The Travis Mcgee Series
In 1962 John D. MacDonald was named a Grand Master of the Mystery Writers of America, and in 1980 he won a National Book Award. He wrote and published sixty-six novels, the most famous of which were the Travis McGee series.
MacDonald began writing shortly after the end of World War Two, and during his first five months of writing he earned a grand total of…..are you ready….twenty-five dollars.
He did not find a publisher for a novel until 1950, a full five years after he began writing.
Can you say persistence?
I could continue with other examples of excellent writers who had to toil in obscurity until their moment arrived, but I think you see the point.
Writers do not give up!
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- William Holland | Helping Writers to Spread Their Wings and Fly
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Why Should You Keep Writing?
I have a couple reasons why you should continue writing books despite low sales. Let’s begin with a marketing reason and then we’ll discuss passion.
Writers build a writing platform. We add to our body of work, and that body of work is our product. We are in the business of writing, and our product is our writing.
Every short story that you write is another brick in your platform. Every book that you write adds to your structure. When the magic moment arrives and you are “discovered,” and people want to see more of your work, you will be ready for them because you did not give up. When an agent or publisher falls in love with your current book, and they ask you if you have anything else for them to read, you’ll be able to answer in the affirmative.
Adding to your platform announces to the world that you are a serious writer, and in marketing, image is everything.
But there is a more important reason why you should continue to write even though your sales are practically non-existent.
To find that reason, you need to look inside yourselves. Why did you start writing in the first place?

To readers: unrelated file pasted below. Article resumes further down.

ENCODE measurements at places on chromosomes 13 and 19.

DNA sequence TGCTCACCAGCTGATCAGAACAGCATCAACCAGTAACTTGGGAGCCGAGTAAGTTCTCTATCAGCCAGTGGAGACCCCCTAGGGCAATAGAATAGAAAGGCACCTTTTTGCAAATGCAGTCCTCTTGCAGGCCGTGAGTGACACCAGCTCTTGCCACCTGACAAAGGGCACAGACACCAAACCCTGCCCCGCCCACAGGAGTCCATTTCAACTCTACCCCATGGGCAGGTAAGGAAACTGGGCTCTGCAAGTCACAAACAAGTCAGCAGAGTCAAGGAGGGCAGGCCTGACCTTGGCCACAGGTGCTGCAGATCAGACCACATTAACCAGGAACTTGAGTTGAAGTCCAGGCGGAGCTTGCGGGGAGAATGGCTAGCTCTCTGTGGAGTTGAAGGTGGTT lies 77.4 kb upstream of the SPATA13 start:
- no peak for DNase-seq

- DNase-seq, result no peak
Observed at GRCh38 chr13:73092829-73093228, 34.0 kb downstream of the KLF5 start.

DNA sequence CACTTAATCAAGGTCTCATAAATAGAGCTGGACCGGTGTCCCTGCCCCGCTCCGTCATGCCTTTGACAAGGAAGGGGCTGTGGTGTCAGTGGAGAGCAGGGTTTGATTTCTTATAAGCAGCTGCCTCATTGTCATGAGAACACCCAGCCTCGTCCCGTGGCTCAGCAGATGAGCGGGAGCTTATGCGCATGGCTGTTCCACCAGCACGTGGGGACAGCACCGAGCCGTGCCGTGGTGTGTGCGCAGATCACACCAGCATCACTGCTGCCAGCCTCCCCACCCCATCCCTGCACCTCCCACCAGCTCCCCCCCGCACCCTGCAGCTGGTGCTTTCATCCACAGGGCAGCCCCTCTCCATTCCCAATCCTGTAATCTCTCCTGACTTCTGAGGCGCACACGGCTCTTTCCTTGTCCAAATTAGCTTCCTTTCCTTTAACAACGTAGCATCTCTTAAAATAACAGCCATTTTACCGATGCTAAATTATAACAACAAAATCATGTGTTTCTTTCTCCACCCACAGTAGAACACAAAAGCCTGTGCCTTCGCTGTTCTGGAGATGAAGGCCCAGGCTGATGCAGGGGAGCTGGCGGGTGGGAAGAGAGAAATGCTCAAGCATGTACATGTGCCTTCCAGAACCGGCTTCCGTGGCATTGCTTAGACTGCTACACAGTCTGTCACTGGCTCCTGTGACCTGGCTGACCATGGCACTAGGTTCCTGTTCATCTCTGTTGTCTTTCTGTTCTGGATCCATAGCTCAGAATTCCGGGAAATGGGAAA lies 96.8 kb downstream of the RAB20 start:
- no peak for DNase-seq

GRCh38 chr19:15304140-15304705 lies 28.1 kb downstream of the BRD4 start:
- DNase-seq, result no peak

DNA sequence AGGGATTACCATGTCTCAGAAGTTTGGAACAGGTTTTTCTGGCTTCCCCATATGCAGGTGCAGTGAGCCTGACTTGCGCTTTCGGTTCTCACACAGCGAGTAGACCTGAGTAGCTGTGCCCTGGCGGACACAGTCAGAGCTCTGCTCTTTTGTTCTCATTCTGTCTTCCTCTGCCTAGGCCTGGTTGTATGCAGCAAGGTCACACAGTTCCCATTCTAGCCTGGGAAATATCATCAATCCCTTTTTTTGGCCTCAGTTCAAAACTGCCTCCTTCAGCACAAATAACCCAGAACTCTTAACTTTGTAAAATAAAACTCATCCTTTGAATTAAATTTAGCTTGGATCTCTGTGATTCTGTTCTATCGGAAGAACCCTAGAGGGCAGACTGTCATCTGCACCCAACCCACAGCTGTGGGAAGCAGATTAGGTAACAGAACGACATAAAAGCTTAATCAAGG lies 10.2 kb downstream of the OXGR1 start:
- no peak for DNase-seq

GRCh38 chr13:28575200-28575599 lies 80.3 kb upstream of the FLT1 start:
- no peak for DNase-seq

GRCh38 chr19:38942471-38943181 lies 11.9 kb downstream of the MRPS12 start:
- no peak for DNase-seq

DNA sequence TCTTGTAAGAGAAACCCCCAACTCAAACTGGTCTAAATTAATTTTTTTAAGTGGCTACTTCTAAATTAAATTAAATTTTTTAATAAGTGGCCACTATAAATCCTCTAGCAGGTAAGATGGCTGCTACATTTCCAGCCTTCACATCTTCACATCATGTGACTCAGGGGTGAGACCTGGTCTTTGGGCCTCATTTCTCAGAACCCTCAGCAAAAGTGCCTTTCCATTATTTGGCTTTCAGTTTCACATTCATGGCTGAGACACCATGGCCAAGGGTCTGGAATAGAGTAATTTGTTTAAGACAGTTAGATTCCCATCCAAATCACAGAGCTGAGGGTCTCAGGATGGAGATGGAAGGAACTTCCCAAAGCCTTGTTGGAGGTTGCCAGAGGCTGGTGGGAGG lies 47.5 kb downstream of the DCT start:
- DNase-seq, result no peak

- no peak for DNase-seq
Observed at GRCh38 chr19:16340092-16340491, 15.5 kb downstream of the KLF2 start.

A very small percentage of you will answer that you write to make money. That is all well and good, but I doubt if you can sustain your writing career with that motivation.
Most writers will say that they write because they have a passion for writing. There is a hunger deep within them that urges them on daily to write. It is that hunger that must be fed, and to not feed it will leave a true writer feeling empty and restless.
End of story.
Instant Gratification Is for the Unenlightened
You can quote me on that.
I think back to the 1960s and a group called “Every Mother’s Son.” In 1967 this group was formed, and they were signed by MGM as an alternative to the hippie craze. A self-titled album was produced and introduced, and a song from that album, “Come On Down To My Boat,” hit #6 on the charts.
In one year the band had disbanded, never to be heard from again.
Now I have no doubt that there was some talent in that band, and I’m fairly certain that, had they not given up, they could have continued to feed their souls and record music, but…..
They gave up.
Let me ask you another question.
Would you rather be Every Mother’s Son, and burn out quickly like a comet on steroids, or would you like to be James Lee Burke and have your words read forever?
The choice is yours.
I know how I choose, and if you’ll excuse me now, I have a new book to write.
2014 William D. Holland (aka billybuc)
“Helping writers to spread their wings and fly.”